The Battlefield

There is no doubt as to the general location of the battlefield. There are however considerable differences between authors as to exactly where they show the two armies deployed and thus where exactly certain elements of the action occurred. Unpublished research conducted by Pannett in the 1970s suggested a somewhat different deployment to all the published studies. This is based on an initial reconstruction of the historic terrain as it was prior to parliamentary enclosure, in the 18th century, of the open fields of Radway and Kineton. The 2004-06 Edgehill Survey carried out a detailed reconstruction of the historic terrain in order to enhance the picture provided by Pannett.

The battlefield today is a much altered landscape from that of 1642. While the adjacent townships had already been enclosed with hedged field by the time of the battle, in Kineton and Radway the medieval open field system still continued to function well into the 18th century. In 1642, apart from the small fields around the villages themselves, only a relatively small number of hedgerows existed across the rest of these two townships. This was why the area was chosen by the commanders as the place to deploy the armies.

In the 18th century these two townships were enclosed under three separate Acts of Parliament, creating the pattern of hedgerows and roads that we see today. But in the late 1940s Kineton was chosen as the site for a new munitions depot, with rail lines and silos being scattered right across the battlefield. Many of these were cleared in the 1980s and 1990s and new silos concentrated on one part of the battlefield within a heavily developed compound with roads and rail lines linking it to the other part of the base, beyond the edge of the battlefield to the north east. Despite this, much of the landscape remains undisturbed and many of the hedgerows which existed in 1642 and figured in the battle still survive today, including much of that which the parliamentarians attempted to exploit to defend their battle array.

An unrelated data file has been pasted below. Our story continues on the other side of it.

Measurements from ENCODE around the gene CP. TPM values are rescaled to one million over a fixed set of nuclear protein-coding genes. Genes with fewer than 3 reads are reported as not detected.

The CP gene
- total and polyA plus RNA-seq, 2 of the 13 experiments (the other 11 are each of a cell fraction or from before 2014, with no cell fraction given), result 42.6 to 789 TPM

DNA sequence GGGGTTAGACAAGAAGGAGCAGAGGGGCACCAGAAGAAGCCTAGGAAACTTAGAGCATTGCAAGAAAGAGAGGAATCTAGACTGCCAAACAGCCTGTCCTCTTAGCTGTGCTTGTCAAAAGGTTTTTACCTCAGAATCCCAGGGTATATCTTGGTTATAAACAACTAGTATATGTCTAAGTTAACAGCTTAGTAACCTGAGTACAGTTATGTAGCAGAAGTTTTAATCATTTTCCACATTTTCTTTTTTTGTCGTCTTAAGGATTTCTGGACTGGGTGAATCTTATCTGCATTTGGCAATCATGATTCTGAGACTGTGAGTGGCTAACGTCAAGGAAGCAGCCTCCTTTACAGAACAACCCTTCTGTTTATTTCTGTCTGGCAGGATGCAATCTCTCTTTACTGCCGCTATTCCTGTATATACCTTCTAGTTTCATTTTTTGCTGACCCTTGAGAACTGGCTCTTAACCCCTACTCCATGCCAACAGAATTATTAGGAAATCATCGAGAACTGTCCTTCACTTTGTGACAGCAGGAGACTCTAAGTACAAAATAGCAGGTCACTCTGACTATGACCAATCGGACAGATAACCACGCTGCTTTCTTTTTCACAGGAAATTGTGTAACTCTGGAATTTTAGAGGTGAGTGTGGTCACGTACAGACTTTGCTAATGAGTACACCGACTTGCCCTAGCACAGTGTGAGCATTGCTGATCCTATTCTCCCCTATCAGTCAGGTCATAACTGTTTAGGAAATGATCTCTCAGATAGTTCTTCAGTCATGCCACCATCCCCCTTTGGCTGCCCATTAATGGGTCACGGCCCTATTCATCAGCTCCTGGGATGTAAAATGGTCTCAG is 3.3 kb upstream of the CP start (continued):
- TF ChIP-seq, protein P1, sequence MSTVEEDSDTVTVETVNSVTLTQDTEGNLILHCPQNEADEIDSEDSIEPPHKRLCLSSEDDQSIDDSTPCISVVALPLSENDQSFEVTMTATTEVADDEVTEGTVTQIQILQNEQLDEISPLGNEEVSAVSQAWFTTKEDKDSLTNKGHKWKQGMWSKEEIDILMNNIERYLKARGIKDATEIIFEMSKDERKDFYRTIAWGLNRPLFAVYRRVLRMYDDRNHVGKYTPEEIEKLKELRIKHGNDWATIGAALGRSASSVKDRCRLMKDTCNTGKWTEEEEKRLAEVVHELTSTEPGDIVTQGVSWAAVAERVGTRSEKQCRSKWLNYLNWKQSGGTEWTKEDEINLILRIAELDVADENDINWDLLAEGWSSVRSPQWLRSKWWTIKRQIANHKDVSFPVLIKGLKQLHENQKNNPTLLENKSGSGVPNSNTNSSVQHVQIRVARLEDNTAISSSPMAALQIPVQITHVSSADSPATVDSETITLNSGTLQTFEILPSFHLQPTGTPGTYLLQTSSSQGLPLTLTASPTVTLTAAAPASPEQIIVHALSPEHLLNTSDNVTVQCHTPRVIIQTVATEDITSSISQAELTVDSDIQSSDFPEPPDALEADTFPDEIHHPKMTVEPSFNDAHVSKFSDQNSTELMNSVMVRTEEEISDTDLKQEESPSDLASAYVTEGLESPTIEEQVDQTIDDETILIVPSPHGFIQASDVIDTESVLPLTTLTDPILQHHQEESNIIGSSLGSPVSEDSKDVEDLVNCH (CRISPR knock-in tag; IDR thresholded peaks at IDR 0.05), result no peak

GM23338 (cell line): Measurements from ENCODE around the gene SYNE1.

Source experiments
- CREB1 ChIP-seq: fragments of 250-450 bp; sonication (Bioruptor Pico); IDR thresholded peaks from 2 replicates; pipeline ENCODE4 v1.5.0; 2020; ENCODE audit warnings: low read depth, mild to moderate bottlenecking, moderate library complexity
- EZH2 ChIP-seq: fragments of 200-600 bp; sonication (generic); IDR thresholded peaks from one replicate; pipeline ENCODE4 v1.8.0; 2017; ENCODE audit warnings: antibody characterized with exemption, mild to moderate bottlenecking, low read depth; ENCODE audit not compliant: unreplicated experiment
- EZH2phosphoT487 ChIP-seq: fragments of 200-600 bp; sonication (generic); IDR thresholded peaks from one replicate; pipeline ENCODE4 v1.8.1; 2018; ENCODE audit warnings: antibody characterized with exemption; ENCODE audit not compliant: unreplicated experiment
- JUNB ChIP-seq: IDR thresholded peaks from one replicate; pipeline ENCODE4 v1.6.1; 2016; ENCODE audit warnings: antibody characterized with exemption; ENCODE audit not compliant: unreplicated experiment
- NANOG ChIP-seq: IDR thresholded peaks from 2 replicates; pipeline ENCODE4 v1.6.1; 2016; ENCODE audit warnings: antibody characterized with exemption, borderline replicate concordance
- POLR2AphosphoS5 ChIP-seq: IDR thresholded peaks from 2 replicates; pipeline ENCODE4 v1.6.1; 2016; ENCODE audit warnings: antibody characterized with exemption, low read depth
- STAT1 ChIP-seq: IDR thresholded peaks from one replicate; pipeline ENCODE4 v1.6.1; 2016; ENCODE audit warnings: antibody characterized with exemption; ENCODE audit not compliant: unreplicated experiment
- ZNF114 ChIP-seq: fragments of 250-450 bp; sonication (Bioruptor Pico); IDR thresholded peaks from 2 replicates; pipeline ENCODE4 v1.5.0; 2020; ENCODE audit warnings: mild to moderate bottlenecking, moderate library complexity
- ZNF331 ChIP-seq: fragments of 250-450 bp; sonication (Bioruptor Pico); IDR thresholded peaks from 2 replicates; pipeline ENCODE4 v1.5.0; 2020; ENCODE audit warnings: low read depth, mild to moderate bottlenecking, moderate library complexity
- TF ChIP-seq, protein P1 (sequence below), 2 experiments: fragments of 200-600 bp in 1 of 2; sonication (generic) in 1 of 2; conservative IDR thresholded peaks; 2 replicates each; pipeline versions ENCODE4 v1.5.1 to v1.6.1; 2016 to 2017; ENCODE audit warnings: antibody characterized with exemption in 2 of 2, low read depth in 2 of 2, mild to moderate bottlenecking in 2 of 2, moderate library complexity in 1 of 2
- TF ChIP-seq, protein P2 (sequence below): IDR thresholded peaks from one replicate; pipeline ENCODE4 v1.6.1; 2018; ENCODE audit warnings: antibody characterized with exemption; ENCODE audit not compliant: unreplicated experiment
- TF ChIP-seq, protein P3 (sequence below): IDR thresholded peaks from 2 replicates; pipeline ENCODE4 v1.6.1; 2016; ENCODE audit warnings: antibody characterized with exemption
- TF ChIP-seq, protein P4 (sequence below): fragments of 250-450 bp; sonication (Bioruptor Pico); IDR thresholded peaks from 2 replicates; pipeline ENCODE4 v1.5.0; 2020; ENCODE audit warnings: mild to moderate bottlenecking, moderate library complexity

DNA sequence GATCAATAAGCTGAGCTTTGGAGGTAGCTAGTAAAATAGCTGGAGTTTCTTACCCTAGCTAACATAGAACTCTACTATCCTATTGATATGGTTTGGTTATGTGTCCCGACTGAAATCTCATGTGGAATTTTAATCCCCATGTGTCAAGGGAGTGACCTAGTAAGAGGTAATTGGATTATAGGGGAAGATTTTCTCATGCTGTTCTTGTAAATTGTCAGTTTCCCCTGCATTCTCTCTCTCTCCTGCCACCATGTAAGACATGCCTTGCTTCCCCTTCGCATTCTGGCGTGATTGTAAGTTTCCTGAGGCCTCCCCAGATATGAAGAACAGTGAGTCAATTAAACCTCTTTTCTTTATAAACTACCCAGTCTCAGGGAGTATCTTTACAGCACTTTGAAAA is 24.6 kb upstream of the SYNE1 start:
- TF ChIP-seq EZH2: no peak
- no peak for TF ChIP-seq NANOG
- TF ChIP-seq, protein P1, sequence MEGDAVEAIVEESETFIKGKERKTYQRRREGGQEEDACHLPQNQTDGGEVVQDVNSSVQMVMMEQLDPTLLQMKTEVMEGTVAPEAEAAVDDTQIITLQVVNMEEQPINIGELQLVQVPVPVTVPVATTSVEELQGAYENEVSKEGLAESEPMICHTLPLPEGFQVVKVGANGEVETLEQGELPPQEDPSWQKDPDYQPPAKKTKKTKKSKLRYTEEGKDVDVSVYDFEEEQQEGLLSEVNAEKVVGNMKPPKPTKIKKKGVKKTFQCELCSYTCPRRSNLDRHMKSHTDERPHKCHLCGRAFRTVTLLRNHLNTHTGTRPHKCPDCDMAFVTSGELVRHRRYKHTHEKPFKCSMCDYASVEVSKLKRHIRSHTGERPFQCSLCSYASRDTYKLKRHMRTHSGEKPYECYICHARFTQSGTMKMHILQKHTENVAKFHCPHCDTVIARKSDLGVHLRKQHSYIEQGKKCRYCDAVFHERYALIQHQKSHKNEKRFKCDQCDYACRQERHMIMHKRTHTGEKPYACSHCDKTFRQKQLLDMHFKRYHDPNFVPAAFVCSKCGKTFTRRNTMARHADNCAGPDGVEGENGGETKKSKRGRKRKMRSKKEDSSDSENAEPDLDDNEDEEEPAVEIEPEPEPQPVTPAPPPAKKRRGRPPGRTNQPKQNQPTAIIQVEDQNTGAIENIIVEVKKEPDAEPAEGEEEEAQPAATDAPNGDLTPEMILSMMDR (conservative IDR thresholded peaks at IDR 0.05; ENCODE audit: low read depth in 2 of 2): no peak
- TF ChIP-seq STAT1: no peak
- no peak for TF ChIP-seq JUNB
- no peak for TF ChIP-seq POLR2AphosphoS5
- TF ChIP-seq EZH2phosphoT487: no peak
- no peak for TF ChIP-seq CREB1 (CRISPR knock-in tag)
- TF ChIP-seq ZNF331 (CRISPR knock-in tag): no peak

The presence of the depot has meant that metal detecting of the battlefield has been severely curtained. Hence, although much damage has been done to the battle archaeology by the construction, demolition and rebuilding of the depot, in those areas which escaped such disturbance the archaeology of the battle survives far better than on many wholly undeveloped battlefields. This evidence was sampled by Captain Grant in the late 1970s and his work was enhanced and developed by a more intensive, systematic programme of fieldwork as part of the Edgehill Survey.

To view further early images of the battlefield and its environs, by searching for Edgehill, on the Windows on Warwickshire website CLICK HERE


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